Friday, May 4, 2012

The Magical Blanket

Did you ever have one of those tags on your shirt that drives you batty? Ugh, I've had a few of them that I finally just yanked off my shirt - not caring about the holes it most likely would leave behind. And, Jason has this pair of socks (that I'll admit I "borrow" from time to time) that have this annoying pattern that creates these little nubs on the inside of the socks - they bug me, those little nubs. Despite these annoyances I eventually forget about it and go on about my day. Unfortunately, some people don't have that luxury. They suffer from something called Sensory Processing Disorder. Abby is one of them.

Several years ago we noticed that there were certain things that Abby wasn't "getting over" as she got older. Things like clipping her fingernails and brushing or cutting her hair were near to impossible. When she heard loud noises, or walked into large unfamiliar rooms she would experience a sever panic - covering her ears, crying and shaking from fear. There were even times when she would tell me the water in the bath was too hot, and I knew it wasn't. The thing is, I knew from being a teacher that there were some children who's brains couldn't filter things, or who had nervous systems that needed a little more input in order to help them remain calm. I was beginning to wonder if Abby had some of these issues. I was convinced that the things she was experiencing were not due to her developmental delays. We talked with the doctor and were put in touch with a clinic. After meeting with us and talking to the head therapist she had a wonderful explanation that made total sense to me. Abby spent a month in the NICU after she was born, and although she didn't remember that time, her nervous system did. In essence she "learned" to stay on high alert. The therapist asked us to imagine what we would feel like at the end of the day if we were getting constant shots of adrenalin throughout the day. We too would have a hard time settling down.

For a year we drove twice a week (an hour each way) so Abby could have therapy. We tried joint compressions (which helped - and sometimes still does), using a soft brush on her arms and legs to give her more input, a weighted vest, even swinging her in a bedsheet, all in an effort to help her settle down, especially before bedtime. Eventually, the drive became too much and the sessions made our days too long. We weren't seeing any great progress, so we stopped going. That doesn't mean we stopped trying to help her.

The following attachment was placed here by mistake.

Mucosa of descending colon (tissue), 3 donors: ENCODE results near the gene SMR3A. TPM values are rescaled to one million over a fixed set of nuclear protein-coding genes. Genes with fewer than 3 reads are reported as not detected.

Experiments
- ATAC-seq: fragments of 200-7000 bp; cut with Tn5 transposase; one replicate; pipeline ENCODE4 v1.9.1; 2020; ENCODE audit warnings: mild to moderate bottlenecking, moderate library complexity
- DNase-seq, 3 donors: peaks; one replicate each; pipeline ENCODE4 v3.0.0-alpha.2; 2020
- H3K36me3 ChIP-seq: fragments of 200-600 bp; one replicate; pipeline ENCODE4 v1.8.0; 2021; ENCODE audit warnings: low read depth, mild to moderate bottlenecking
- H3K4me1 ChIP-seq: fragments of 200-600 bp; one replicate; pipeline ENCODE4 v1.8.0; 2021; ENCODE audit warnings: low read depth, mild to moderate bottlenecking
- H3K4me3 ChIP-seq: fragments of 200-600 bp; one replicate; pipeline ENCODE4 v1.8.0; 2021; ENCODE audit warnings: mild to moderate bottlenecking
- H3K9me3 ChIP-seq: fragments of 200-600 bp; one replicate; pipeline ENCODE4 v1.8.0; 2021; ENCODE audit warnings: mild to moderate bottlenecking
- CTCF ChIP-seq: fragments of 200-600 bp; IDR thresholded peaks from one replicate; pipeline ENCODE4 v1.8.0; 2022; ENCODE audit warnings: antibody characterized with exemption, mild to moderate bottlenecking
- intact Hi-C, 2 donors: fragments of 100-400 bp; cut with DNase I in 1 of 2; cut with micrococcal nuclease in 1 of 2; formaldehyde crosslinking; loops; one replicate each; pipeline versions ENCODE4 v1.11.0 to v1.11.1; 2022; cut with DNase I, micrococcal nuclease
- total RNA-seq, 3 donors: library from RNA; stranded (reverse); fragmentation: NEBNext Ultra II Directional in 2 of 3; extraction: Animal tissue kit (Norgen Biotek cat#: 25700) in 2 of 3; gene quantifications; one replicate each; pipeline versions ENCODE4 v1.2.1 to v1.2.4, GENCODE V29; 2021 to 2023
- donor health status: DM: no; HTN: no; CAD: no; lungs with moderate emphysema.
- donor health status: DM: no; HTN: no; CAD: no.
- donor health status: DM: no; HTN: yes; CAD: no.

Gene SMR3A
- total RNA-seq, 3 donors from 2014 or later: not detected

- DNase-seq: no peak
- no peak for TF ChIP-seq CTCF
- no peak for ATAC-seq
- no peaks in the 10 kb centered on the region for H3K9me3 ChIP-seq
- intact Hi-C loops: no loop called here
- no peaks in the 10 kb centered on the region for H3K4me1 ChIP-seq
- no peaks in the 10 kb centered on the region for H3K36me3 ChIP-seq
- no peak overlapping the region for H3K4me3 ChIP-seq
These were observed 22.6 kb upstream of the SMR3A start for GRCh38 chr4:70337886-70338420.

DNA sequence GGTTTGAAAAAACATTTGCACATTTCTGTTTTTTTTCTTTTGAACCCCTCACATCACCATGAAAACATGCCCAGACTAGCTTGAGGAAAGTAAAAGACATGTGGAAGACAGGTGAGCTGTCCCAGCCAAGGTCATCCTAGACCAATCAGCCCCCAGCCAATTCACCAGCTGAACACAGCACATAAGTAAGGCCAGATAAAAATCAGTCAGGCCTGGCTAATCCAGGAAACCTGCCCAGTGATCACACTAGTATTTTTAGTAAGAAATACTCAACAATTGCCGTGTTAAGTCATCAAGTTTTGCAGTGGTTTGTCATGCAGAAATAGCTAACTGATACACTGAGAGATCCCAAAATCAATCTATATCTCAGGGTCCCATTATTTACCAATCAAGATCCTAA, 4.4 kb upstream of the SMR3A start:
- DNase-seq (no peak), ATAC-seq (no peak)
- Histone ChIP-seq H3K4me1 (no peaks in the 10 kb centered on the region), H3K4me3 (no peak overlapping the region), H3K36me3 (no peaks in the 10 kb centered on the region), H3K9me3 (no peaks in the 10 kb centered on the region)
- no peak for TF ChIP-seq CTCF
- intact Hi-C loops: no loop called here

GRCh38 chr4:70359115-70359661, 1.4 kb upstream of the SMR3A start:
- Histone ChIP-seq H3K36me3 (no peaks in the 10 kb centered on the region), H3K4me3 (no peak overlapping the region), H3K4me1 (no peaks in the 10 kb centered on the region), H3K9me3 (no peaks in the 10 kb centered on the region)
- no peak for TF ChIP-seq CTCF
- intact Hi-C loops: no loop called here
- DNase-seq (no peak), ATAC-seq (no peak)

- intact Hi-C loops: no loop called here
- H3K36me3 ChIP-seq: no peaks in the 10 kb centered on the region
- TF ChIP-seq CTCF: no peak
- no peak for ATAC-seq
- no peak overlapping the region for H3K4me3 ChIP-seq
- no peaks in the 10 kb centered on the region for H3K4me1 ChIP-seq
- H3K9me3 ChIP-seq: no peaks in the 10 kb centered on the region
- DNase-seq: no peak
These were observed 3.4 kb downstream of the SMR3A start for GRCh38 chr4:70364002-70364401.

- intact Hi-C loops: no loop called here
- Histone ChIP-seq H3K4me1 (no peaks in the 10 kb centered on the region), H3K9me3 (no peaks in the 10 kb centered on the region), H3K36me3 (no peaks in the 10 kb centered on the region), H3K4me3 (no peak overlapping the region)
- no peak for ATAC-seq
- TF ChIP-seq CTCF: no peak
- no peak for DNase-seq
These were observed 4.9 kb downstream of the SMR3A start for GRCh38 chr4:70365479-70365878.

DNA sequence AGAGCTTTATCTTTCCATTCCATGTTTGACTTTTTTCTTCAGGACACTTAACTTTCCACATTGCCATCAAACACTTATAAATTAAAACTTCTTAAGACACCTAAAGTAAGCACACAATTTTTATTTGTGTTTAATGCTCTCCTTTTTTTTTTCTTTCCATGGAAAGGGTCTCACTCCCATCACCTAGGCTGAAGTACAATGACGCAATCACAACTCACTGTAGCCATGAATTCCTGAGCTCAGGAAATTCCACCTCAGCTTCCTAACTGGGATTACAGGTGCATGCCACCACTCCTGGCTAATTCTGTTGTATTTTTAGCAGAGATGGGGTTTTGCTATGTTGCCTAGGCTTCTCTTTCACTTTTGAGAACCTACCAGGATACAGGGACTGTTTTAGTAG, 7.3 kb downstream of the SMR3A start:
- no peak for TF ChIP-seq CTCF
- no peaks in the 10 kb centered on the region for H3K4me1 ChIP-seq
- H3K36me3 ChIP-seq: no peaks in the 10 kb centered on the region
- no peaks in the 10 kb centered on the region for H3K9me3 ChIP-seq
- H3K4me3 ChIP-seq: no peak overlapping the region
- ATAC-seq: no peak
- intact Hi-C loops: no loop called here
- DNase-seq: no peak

This all has been on my mind lately because I believe this inability to calm herself and get enough input has a lot to do with the fact that she is such a poor sleeper. One of the main reasons I got a sewing machine a month ago was so I could make her a weighted blanket. The thing is, I  never got around to doing it, until today.

Since we had a long day with conferences yesterday, today we had a day off of school. I was secretly looking forward to the fact that Abby did have school, because that gave me a day to do whatever I wanted. That didn't work out because she still was sick, so I kept her home. She was in a pretty good mood, and it ended up being a good day, but round about 1:30 I just was too tired, so I convinced her that it would be "so fun" to go up to Mom and Dad's bedroom and turn the T.V. on while we cuddled. My real hope was that she would be distracted by the T.V. and I could get some rest. It sort of worked out, but once again her legs just wouldn't stop. This is typical of her. Often when we are trying to get her to sleep her legs and feet will constantly be moving and her boney little toes will dig painfully into our legs. So after about 45 minutes I made a decision. We would be heading to the store and a blanket would be made.

Each of those squares hold about 3 oz. of
pellets and adding up to 6 pounds total.
She was great in the fabric store, and was so excited to pick out the fabric for her new blanket. We got home and I got to work. I made it as if it were a comforter with a duvet cover. I'd bought some plastic pellets, six pounds worth to be exact, and slowly began "filling" up the blanket in a grid pattern. Then I got working on the outside cover. Finally, by 8:00 I was finished, just in time for bedtime. Abby was thrilled to try it out and we were curious to see if there would be a difference.

The first thing I noticed was that as she laid next to me, covered in that blanket, her legs were still. This was enough to astound me, but what came next had Jason and I looking at each other in disbelief. Within ten minutes Abby was asleep. What!?! Could it be the blanket? I suppose only time will tell, but  the thought that we might have found something that will help her, makes me happy, very happy indeed!

I put buttons on the inside along the bottom so that
it would be easy to take the cover off for washing. Don't you
love the froggies?

Happy girl!

Abby colored a pretty picture today.

She also decided it was time that Bruiser learned to
work on the computer.

2 comments:

  1. I keep saying I'm making one for Hailey. I realized that a heavy blanket she has made her sleep longer and deeper before I had even heard of a weighted blanket. Hopefully I get motivated sooner rather than later :-)

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  2. I'm amazed at what a difference that blanket makes. Once again, tonight she went right to sleep and there was very little "wiggling". I was playing around with writing up the directions and putting them on here as a tutorial for anyone else that wants to make one. It is a bit of a cumbersome process, but it's much better (and cuter) than paying $80 for one. ;-)

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